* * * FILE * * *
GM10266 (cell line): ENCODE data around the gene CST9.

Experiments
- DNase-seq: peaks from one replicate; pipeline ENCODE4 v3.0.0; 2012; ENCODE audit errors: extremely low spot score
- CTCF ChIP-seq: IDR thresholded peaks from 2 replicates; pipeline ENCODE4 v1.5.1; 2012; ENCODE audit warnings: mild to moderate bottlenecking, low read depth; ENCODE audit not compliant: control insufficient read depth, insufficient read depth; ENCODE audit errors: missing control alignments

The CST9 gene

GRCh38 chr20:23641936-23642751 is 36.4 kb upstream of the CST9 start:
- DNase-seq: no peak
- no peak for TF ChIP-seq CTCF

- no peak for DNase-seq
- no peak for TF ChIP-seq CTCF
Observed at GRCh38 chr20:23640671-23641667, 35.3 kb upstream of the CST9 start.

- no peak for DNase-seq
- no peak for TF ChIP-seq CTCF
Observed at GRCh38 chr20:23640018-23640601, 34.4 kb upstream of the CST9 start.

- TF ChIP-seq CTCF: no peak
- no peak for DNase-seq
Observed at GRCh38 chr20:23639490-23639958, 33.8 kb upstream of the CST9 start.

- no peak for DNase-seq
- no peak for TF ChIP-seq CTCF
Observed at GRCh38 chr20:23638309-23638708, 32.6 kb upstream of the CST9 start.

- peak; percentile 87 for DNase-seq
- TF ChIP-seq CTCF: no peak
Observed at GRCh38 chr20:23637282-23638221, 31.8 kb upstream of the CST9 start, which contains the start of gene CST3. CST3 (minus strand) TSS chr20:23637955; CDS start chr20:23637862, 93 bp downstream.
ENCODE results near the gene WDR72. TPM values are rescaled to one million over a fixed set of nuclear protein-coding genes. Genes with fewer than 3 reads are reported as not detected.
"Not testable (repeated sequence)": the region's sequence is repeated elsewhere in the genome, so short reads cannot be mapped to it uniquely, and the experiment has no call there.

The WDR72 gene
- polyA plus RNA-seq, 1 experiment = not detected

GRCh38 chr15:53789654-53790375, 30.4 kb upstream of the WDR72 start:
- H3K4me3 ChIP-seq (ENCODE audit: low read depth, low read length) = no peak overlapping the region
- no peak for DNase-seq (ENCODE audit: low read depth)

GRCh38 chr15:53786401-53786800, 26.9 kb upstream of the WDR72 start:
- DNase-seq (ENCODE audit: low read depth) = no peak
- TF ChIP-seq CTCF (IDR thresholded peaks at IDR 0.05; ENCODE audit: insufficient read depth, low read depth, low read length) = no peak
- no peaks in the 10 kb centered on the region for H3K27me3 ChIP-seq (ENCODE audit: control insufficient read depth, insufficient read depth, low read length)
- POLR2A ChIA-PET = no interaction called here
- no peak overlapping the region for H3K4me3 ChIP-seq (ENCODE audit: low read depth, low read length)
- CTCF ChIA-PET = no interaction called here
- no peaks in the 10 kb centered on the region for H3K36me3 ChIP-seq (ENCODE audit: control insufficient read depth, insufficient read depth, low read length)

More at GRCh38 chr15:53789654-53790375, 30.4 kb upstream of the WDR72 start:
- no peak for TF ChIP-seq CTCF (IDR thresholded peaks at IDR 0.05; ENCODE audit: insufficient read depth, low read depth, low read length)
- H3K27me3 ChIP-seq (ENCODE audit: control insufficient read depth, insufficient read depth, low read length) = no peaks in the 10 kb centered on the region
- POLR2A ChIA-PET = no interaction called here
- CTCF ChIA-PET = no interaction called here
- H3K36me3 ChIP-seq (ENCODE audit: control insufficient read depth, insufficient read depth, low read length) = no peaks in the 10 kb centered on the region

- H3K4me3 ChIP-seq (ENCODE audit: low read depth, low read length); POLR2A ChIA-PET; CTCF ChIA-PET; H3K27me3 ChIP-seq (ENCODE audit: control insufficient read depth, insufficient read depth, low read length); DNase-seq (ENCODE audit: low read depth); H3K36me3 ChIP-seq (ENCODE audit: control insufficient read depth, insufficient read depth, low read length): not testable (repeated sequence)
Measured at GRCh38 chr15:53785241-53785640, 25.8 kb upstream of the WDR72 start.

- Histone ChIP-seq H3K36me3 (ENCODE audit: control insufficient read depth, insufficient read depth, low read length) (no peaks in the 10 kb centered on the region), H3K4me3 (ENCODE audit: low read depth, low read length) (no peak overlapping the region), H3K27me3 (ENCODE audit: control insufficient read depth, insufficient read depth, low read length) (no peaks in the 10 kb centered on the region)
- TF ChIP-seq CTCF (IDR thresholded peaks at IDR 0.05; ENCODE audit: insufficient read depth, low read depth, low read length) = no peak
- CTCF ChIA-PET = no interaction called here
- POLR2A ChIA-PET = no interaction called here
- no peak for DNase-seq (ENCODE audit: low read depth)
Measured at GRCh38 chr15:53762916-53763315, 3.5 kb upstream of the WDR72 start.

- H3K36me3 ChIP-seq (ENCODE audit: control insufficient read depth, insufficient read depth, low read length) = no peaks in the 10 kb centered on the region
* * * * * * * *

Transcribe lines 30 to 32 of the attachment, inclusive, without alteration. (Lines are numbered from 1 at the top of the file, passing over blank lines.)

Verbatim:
- no peak for DNase-seq (ENCODE audit: low read depth)

GRCh38 chr15:53786401-53786800, 26.9 kb upstream of the WDR72 start:
- DNase-seq (ENCODE audit: low read depth) = no peak